Kiera: You said you grew up here?

Eliza: Yes! Born and raised!

Kiera: What was your childhood like here?

Eliza: Oh, goodness let me think. I had a very… happy childhood. We had that classic American house with the big yard and it was just my parents my brother and me. We’d play with all of the kids in the neighborhood, and my mom would take us to play at the park almost every weekend. There was one close enough to walk to from our house, and I still drive by it sometimes. It’s changed a lot of course, which isn’t a bad thing. But, it’s made me a little sad to see them take out slides and everything I grew up playing on. They still have a swing set though, and that was always my favorite. Even when I was in high school I would walk down to the park and sit on the swing set with a date or just a friend… and we’d watch the sunset. [pause] I met my best friend at that park actually. We were just little kids.

I loved going to school here too. I mean, most of the time at least. I wasn’t really a super studious kid or anything. I mean, I always loved history of course, but mostly I just loved being around so many people. I was always very social. I got in trouble for talking too much in class kind of a lot. [She giggles] I had a lot of friends at school. No one cried more than me at graduation. I had to say goodbye to all those people I’d grown up with, and who knew if we’d ever all end up in the same place again?

I’m sure you can understand that feeling. You grew up here too.

Kiera: I can’t say that my high school experience was quite the same as yours…

Eliza: Oh, I’m sure it couldn’t have been that bad. I still get so happy when I see the people I went to school with around town. It’s fun to see these people I grew up with. I mean, I saw them when they were still elementary school kids running around and climbing on the monkey bars during recess. And then you watch them going through all of their awkward phases in middle school, and all of their crushes, and terrible relationships in high school, and then ten years later you run into them at the grocery store with their partners and beautiful kids. It’s crazy to think that before too long, I’ll probably be teaching history to children of some of the people who I graduated with. That’s going to make me feel old. [She laughs] But, it’s exciting. And of course I love hearing what people have done with their lives. Even most of the people who were kind of… unorganized all through school now have these stable jobs and are really really making something of themselves. It just makes me so happy to see! Um… does that answer your question? [She giggles]

Kiera: [She laughs] I think so. Don’t feel like you have to stick to some kind of script or anything, I just want to hear your perspectives.

Eliza: Alright! [She giggles]

Kiera: Um… you mentioned your best friend earlier? I was wondering if she still lives here.

Eliza: No, actually, that’s kind of a funny story.

Keira: I’d love to hear it!

Eliza: [She giggles] Alright. Well, like I said before, we met at the playground near my house. We lived pretty near each other, and it was the summer before second grade. She had moved here from a different state because of her dads job. We didn’t know each other before that day, but we just got a long so well and then we ended up in the same class that school year. After that it was pretty much sealed that we were best friends. We were always over at each other’s houses watching disney movies, painting nails, making friendship bracelets, and all kinds of general shenanigans that little girls get up to.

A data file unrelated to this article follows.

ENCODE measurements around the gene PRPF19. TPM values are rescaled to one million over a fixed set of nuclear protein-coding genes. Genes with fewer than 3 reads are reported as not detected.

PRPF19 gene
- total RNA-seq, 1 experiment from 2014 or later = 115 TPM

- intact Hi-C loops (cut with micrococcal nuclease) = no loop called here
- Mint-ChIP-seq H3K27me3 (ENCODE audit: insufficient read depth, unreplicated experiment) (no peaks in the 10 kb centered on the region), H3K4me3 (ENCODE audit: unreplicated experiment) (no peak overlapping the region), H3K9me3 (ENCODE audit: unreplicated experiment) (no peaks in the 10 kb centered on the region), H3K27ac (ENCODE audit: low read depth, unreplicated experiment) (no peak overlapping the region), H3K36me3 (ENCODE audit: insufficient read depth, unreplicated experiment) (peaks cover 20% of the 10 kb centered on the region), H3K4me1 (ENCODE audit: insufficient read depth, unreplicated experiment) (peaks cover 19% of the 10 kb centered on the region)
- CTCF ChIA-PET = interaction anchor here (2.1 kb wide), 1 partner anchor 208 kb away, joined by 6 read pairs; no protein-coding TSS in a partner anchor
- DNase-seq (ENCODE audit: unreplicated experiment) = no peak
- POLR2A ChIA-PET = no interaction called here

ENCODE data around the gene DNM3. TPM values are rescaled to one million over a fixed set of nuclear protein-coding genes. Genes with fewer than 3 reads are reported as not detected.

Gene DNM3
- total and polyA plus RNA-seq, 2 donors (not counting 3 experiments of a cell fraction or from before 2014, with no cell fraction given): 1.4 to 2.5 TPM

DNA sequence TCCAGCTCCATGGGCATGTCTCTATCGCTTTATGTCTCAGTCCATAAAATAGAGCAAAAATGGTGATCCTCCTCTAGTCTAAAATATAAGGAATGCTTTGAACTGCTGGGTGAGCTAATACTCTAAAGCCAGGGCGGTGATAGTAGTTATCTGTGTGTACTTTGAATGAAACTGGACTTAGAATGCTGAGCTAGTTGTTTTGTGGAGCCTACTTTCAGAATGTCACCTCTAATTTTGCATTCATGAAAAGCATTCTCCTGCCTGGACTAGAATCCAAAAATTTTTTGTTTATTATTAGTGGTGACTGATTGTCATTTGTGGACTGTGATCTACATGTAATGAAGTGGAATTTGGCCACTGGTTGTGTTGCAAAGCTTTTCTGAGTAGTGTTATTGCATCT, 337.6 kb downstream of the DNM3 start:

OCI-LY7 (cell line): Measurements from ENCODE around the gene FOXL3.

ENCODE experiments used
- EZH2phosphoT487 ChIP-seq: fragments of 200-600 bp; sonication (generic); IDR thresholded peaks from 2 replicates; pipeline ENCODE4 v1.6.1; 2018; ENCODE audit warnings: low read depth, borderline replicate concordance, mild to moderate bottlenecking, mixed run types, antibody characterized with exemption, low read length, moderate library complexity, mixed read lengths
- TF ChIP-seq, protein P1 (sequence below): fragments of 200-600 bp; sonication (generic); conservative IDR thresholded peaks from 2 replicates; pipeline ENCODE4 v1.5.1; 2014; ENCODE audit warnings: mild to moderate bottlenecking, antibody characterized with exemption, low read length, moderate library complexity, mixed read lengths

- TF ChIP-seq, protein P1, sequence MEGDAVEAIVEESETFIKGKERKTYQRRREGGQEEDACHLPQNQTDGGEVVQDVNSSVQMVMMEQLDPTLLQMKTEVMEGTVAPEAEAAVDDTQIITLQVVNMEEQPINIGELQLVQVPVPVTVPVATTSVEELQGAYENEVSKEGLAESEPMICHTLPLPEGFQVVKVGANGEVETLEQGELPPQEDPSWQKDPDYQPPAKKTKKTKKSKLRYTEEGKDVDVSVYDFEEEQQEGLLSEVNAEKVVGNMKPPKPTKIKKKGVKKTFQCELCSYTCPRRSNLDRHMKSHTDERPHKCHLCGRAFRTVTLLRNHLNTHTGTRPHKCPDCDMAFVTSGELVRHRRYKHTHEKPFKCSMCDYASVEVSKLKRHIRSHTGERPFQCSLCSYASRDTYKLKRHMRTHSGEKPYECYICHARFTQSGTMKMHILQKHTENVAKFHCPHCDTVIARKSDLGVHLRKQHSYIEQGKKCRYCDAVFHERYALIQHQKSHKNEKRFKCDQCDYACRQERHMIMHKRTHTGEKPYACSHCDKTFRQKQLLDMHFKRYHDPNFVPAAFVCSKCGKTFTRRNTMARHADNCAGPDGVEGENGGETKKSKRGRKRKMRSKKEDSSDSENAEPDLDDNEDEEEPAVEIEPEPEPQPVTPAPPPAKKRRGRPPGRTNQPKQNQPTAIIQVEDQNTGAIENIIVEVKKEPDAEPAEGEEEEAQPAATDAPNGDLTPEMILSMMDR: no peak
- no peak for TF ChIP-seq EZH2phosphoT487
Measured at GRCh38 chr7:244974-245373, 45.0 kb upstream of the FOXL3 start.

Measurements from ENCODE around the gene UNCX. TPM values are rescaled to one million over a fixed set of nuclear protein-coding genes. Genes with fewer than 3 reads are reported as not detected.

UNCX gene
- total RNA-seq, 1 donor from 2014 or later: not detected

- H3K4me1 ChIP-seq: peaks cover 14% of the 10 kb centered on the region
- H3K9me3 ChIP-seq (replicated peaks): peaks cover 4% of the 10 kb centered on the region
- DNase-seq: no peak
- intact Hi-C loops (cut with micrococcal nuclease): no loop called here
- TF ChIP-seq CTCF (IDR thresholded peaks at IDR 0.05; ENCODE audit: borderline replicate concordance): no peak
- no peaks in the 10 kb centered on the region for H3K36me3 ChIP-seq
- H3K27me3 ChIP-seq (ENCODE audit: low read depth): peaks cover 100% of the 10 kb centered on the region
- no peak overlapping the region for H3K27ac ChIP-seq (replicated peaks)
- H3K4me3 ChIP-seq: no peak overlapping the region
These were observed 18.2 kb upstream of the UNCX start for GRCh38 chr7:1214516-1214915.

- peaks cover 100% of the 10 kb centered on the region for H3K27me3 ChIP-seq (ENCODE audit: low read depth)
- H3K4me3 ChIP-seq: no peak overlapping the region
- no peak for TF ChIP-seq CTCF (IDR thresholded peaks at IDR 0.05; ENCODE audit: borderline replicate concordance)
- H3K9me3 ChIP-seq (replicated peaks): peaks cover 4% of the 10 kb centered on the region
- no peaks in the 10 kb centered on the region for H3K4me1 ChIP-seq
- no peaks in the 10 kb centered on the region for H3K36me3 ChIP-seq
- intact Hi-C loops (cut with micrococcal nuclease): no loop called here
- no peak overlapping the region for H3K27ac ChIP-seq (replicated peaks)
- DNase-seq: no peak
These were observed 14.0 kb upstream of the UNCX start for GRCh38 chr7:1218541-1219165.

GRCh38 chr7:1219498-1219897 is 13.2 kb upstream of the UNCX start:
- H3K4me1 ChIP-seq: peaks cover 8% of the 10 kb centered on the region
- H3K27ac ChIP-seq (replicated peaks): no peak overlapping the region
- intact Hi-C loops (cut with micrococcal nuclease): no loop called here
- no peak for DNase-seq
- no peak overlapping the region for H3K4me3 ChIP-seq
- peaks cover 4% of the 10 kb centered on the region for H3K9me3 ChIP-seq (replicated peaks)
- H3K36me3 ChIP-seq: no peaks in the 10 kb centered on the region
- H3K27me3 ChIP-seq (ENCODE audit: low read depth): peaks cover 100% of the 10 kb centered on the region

And we stayed friends through middle school as well, and in sixth grade we both went through some… really hard things that… brought us closer. She was like family to me. I told her everything. I’m a very social person, and I like having a lot of friends, but… I’m also a rather private person. She was the only person who I really told things to. Summers were the best of course. Long nights of sleepovers, and braiding hair, and whispering all night about the boys we liked, and who all the other girls liked, and “don’t you think so-and-so would be good with so-and-so?” Long hot days of trying to be like the cool high schoolers we saw on TV, laying out in the sun and then giving up after five minutes and splashing around in the pool. Running out to the ice cream truck when it drove by. It went on like that for seven years.

And then… the bad news came. Her dad had to move again for work. When her parents told her, she ran all the way to my house to tell me and spent the night. We were both just… crying and crying. We were in eighth grade at the time, and we had so many big plans about starting high school together and suddenly all of that was taken from us. We’d be going to high schools across the country from each other. We promised each other all kinds of things that night, promises about never forgetting a single moment of the last seven years, and finding each other again someday. We knew we wouldn’t be able to keep in touch. Long distance phone calls would be too great a financial burden on our families, and we didn’t grow up with email and texting. We woke up that next morning still hugging each other, and our parents let us stay home from school for a day.